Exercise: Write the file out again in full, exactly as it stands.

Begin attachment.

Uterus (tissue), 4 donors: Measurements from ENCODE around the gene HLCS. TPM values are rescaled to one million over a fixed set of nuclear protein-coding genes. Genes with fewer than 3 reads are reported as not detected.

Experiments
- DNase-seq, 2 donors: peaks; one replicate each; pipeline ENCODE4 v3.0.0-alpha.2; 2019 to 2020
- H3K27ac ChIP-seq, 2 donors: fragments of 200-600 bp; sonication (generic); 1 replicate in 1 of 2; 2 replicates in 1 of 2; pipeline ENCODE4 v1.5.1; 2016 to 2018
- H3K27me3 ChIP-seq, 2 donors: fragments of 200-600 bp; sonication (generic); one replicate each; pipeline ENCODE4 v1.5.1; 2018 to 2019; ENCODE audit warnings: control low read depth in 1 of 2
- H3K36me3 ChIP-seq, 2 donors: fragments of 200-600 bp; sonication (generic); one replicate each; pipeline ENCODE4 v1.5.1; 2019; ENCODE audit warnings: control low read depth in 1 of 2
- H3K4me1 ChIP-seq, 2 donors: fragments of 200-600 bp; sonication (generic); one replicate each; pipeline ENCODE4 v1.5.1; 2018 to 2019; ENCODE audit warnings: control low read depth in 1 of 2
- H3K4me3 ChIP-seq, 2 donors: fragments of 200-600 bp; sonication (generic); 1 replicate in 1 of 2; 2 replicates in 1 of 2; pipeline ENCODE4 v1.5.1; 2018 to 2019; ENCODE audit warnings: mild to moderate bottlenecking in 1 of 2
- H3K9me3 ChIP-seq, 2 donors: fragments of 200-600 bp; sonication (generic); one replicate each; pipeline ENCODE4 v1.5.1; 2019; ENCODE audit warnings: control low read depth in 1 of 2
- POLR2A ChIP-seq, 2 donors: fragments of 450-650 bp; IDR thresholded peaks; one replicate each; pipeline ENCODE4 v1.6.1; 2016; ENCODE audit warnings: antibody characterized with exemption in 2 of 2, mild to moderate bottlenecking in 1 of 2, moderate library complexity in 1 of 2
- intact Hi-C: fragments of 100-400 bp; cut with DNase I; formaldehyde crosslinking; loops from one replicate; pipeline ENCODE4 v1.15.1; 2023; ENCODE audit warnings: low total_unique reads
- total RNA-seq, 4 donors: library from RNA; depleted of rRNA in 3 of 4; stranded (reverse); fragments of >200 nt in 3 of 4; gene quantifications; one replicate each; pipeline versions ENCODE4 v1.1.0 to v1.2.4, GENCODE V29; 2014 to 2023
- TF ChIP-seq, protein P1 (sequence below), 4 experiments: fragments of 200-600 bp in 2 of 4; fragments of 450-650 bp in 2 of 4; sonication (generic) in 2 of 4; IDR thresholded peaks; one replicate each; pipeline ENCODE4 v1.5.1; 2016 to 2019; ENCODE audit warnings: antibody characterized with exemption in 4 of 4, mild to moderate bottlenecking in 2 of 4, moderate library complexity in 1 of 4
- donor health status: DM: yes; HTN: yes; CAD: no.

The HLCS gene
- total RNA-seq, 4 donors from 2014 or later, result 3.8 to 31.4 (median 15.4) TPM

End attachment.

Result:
Uterus (tissue), 4 donors: Measurements from ENCODE around the gene HLCS. TPM values are rescaled to one million over a fixed set of nuclear protein-coding genes. Genes with fewer than 3 reads are reported as not detected.

Experiments
- DNase-seq, 2 donors: peaks; one replicate each; pipeline ENCODE4 v3.0.0-alpha.2; 2019 to 2020
- H3K27ac ChIP-seq, 2 donors: fragments of 200-600 bp; sonication (generic); 1 replicate in 1 of 2; 2 replicates in 1 of 2; pipeline ENCODE4 v1.5.1; 2016 to 2018
- H3K27me3 ChIP-seq, 2 donors: fragments of 200-600 bp; sonication (generic); one replicate each; pipeline ENCODE4 v1.5.1; 2018 to 2019; ENCODE audit warnings: control low read depth in 1 of 2
- H3K36me3 ChIP-seq, 2 donors: fragments of 200-600 bp; sonication (generic); one replicate each; pipeline ENCODE4 v1.5.1; 2019; ENCODE audit warnings: control low read depth in 1 of 2
- H3K4me1 ChIP-seq, 2 donors: fragments of 200-600 bp; sonication (generic); one replicate each; pipeline ENCODE4 v1.5.1; 2018 to 2019; ENCODE audit warnings: control low read depth in 1 of 2
- H3K4me3 ChIP-seq, 2 donors: fragments of 200-600 bp; sonication (generic); 1 replicate in 1 of 2; 2 replicates in 1 of 2; pipeline ENCODE4 v1.5.1; 2018 to 2019; ENCODE audit warnings: mild to moderate bottlenecking in 1 of 2
- H3K9me3 ChIP-seq, 2 donors: fragments of 200-600 bp; sonication (generic); one replicate each; pipeline ENCODE4 v1.5.1; 2019; ENCODE audit warnings: control low read depth in 1 of 2
- POLR2A ChIP-seq, 2 donors: fragments of 450-650 bp; IDR thresholded peaks; one replicate each; pipeline ENCODE4 v1.6.1; 2016; ENCODE audit warnings: antibody characterized with exemption in 2 of 2, mild to moderate bottlenecking in 1 of 2, moderate library complexity in 1 of 2
- intact Hi-C: fragments of 100-400 bp; cut with DNase I; formaldehyde crosslinking; loops from one replicate; pipeline ENCODE4 v1.15.1; 2023; ENCODE audit warnings: low total_unique reads
- total RNA-seq, 4 donors: library from RNA; depleted of rRNA in 3 of 4; stranded (reverse); fragments of >200 nt in 3 of 4; gene quantifications; one replicate each; pipeline versions ENCODE4 v1.1.0 to v1.2.4, GENCODE V29; 2014 to 2023
- TF ChIP-seq, protein P1 (sequence below), 4 experiments: fragments of 200-600 bp in 2 of 4; fragments of 450-650 bp in 2 of 4; sonication (generic) in 2 of 4; IDR thresholded peaks; one replicate each; pipeline ENCODE4 v1.5.1; 2016 to 2019; ENCODE audit warnings: antibody characterized with exemption in 4 of 4, mild to moderate bottlenecking in 2 of 4, moderate library complexity in 1 of 4
- donor health status: DM: yes; HTN: yes; CAD: no.

The HLCS gene
- total RNA-seq, 4 donors from 2014 or later, result 3.8 to 31.4 (median 15.4) TPM